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Simple Sums

The Liberal Democrat proposals on tax announced today are a substantial shift in the right direction. Taxes should be simplified and the burden of taxation must be capped, and preferably reduced from the current high level. The logic of our business policies- deregulation and the wholesale abolition of the DTi can help us achieve this.

The decision to create penalty taxes to encourage green behaviour should not be seen in the context of the general taxation pool- the whole idea of penalties is to change behaviour, and therefore ultimately the tax yield form these penalties will fall. The key change in the proposals is the decision to shift tax away from income and on to wealth. This is a radical shift- and a necessary one. Indeed I would go further and advocate a shift towards land tax- which can be the greenest tax of all.

The implicit commitment that the overall level of taxation should be capped is the right approach- and I hope that several other policies can now be recast with this in mind. This is a substantial step in the right direction.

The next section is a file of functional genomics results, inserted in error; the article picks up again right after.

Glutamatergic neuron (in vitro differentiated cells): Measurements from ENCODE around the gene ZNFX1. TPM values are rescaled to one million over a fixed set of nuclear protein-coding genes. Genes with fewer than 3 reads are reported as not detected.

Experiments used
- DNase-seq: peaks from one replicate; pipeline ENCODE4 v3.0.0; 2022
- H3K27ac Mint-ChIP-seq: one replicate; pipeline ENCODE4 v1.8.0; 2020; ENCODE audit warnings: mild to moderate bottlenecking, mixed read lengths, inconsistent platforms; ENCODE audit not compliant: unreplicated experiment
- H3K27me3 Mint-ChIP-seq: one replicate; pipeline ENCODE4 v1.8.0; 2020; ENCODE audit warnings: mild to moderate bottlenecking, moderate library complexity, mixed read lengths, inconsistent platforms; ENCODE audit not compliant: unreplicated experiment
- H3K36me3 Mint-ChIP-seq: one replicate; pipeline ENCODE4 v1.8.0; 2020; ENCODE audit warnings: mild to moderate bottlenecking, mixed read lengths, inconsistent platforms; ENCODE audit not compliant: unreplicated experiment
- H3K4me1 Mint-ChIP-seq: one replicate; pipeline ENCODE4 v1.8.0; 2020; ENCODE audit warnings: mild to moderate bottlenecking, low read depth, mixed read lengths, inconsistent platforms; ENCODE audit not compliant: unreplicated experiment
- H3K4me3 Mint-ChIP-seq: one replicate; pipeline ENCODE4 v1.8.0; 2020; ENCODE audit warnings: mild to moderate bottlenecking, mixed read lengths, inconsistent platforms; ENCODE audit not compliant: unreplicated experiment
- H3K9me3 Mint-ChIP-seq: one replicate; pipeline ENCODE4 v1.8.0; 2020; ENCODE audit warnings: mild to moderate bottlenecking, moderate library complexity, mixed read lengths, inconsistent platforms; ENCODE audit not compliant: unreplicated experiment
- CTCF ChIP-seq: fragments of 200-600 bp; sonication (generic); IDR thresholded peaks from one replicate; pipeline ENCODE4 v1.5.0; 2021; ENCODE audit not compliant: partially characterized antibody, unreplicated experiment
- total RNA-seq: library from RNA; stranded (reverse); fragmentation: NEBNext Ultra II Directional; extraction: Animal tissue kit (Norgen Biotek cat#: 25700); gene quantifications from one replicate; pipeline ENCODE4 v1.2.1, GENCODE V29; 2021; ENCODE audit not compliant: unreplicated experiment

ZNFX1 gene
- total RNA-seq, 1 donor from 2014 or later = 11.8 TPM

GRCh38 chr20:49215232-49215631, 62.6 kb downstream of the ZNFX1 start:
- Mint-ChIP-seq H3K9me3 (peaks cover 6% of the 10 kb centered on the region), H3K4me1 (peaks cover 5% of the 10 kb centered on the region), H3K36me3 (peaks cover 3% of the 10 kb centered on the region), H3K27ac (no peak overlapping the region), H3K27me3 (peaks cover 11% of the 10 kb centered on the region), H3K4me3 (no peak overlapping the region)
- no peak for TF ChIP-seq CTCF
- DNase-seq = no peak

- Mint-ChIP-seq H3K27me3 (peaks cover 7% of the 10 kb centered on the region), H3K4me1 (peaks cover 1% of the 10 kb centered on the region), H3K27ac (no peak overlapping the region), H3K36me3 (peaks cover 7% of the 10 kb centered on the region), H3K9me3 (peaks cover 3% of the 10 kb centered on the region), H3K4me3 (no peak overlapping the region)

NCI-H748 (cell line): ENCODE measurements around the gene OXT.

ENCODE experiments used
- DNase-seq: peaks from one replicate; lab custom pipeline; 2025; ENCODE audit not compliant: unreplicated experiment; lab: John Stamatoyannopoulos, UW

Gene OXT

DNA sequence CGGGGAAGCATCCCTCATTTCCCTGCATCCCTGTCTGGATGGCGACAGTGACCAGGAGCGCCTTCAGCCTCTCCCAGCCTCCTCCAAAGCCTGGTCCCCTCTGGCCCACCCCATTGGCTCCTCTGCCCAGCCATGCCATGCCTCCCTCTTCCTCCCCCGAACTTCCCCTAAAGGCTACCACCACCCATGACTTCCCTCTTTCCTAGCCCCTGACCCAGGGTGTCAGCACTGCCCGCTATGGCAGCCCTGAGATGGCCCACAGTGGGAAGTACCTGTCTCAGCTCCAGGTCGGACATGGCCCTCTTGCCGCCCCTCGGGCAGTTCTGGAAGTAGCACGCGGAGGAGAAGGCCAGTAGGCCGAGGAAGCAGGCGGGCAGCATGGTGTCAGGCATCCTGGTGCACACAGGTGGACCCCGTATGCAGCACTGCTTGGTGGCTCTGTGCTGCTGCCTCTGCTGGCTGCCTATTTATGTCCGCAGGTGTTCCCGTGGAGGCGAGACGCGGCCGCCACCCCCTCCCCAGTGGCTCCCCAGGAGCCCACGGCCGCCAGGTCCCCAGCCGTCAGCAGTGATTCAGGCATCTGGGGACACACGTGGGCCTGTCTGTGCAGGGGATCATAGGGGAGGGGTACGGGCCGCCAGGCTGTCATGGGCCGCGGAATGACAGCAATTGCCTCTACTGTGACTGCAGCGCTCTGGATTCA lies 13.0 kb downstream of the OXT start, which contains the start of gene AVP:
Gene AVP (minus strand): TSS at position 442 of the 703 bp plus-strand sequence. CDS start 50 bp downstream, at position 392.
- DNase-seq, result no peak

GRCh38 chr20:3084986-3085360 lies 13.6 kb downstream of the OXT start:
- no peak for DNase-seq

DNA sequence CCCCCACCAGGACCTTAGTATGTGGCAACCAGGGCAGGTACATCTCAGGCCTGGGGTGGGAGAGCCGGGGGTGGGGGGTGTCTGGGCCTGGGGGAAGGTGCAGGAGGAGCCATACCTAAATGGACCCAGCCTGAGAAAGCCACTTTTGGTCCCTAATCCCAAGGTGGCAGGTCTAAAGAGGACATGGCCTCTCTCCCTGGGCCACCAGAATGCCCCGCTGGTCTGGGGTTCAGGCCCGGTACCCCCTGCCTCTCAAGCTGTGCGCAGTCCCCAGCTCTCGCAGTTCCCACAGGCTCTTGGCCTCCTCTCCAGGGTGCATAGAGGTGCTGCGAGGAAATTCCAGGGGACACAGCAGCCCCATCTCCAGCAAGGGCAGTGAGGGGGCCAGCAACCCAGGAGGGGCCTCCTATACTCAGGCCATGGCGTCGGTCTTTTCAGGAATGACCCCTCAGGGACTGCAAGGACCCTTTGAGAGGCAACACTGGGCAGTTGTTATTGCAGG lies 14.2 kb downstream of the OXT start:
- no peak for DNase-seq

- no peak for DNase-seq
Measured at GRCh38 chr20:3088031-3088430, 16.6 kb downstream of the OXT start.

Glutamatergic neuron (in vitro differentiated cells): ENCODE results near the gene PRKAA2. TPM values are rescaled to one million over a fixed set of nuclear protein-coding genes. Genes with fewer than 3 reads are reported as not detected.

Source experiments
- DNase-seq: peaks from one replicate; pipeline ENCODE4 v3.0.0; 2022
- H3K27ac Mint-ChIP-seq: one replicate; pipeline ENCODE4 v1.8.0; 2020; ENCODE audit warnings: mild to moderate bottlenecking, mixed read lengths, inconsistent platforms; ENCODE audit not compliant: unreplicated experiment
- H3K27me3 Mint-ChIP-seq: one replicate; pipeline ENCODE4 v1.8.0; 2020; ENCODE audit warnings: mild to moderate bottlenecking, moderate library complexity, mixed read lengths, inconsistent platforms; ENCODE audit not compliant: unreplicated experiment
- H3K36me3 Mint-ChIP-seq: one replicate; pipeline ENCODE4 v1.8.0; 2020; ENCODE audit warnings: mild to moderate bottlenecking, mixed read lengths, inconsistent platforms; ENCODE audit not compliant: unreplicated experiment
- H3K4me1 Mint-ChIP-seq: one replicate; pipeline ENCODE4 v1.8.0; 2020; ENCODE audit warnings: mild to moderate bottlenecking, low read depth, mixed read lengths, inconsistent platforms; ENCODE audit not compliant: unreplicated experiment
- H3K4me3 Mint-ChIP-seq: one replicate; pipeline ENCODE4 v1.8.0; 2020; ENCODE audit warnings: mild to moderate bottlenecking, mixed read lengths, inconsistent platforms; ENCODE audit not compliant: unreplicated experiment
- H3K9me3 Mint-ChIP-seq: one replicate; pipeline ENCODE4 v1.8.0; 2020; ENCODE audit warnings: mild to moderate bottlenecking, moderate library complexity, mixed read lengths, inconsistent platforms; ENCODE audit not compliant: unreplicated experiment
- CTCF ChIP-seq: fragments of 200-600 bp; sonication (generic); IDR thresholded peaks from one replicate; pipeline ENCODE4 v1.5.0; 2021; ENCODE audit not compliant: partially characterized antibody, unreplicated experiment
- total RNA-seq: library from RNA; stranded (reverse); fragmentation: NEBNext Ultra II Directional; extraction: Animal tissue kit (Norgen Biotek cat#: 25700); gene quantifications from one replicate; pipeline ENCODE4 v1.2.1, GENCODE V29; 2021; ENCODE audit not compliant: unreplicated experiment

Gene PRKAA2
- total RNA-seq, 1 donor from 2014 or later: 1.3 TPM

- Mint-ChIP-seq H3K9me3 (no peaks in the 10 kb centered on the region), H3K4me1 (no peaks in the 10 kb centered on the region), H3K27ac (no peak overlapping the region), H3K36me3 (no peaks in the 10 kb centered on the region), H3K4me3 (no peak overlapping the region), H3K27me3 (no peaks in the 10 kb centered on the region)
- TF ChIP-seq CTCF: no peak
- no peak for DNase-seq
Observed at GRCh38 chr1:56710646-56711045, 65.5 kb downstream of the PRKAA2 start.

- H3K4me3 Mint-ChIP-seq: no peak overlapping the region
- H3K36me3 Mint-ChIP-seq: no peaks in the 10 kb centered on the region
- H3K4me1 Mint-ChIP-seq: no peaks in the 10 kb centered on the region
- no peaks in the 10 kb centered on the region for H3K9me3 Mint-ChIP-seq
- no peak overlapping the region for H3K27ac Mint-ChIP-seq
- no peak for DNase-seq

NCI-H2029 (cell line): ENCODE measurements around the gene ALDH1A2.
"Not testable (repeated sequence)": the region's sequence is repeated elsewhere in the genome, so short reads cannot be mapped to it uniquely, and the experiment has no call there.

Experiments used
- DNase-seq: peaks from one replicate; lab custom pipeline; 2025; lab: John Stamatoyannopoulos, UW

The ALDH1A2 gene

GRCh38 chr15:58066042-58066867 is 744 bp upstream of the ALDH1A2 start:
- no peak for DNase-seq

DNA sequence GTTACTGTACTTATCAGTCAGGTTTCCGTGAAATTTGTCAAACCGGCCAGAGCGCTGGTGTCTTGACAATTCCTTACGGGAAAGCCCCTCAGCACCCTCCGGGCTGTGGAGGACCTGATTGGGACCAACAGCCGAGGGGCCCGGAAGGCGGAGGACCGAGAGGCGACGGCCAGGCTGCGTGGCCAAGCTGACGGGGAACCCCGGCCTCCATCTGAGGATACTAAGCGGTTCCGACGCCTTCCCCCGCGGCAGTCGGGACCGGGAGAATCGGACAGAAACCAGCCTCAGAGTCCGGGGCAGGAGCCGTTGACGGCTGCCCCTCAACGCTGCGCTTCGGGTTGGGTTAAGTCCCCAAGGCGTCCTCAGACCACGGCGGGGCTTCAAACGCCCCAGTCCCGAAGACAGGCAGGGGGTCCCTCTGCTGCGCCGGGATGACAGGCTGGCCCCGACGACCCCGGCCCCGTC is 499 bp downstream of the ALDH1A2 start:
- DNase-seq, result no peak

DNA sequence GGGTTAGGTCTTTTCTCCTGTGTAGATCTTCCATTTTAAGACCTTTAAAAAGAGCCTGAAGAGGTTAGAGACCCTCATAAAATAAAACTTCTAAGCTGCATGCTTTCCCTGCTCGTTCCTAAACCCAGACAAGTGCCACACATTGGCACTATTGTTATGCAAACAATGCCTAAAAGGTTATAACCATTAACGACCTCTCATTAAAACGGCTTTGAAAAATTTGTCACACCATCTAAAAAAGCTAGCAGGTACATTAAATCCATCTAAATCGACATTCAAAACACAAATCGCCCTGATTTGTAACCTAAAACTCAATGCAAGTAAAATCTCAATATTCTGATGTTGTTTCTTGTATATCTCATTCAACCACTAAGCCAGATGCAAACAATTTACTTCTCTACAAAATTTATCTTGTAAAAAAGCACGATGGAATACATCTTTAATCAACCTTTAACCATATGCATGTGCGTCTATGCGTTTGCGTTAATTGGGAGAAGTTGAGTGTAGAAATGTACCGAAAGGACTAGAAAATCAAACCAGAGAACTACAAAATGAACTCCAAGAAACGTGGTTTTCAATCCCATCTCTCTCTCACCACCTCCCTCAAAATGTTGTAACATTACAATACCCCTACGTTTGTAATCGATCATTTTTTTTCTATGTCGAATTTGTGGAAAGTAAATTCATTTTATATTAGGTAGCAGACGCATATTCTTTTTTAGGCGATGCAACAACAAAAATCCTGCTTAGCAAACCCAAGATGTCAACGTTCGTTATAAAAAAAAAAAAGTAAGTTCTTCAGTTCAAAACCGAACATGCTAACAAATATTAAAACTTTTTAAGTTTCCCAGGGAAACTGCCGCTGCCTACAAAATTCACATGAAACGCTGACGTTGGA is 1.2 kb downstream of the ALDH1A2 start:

Even more satisfying is the consternation that it is causing amongst the Conservatives. Their abject failure to put forward any coherent policies, and their unsustainable commitments to the public sector are particularly shown up by this joined up thinking from Vince Cable. The waffle of the Turquoise Tories is countered by the succinct and strategic thinking in these new ideas.

We may have just shot the Tory fox.

Comments

Jock Coats said…
Personally I think you are being over-generous. It sounded to me as if "Progressive Property Tax" (a compromise trying to maintain a property tax until we could implement a land value tax when the land register was properly completed) has not gone down well which can only mean that overall they reject the rationale for LVT.

I might leave teh scissors I've been carrying around in my wallet next to my membership card at home tomorrow, but probably the membership card with them...:)

I wonder if you mean to suggest that shifting onto behaviour taxes is actually a signal that we want to reduce tax - ie some things won't be replaced if they work as behaviour taxes and fall away to little or no tax take.

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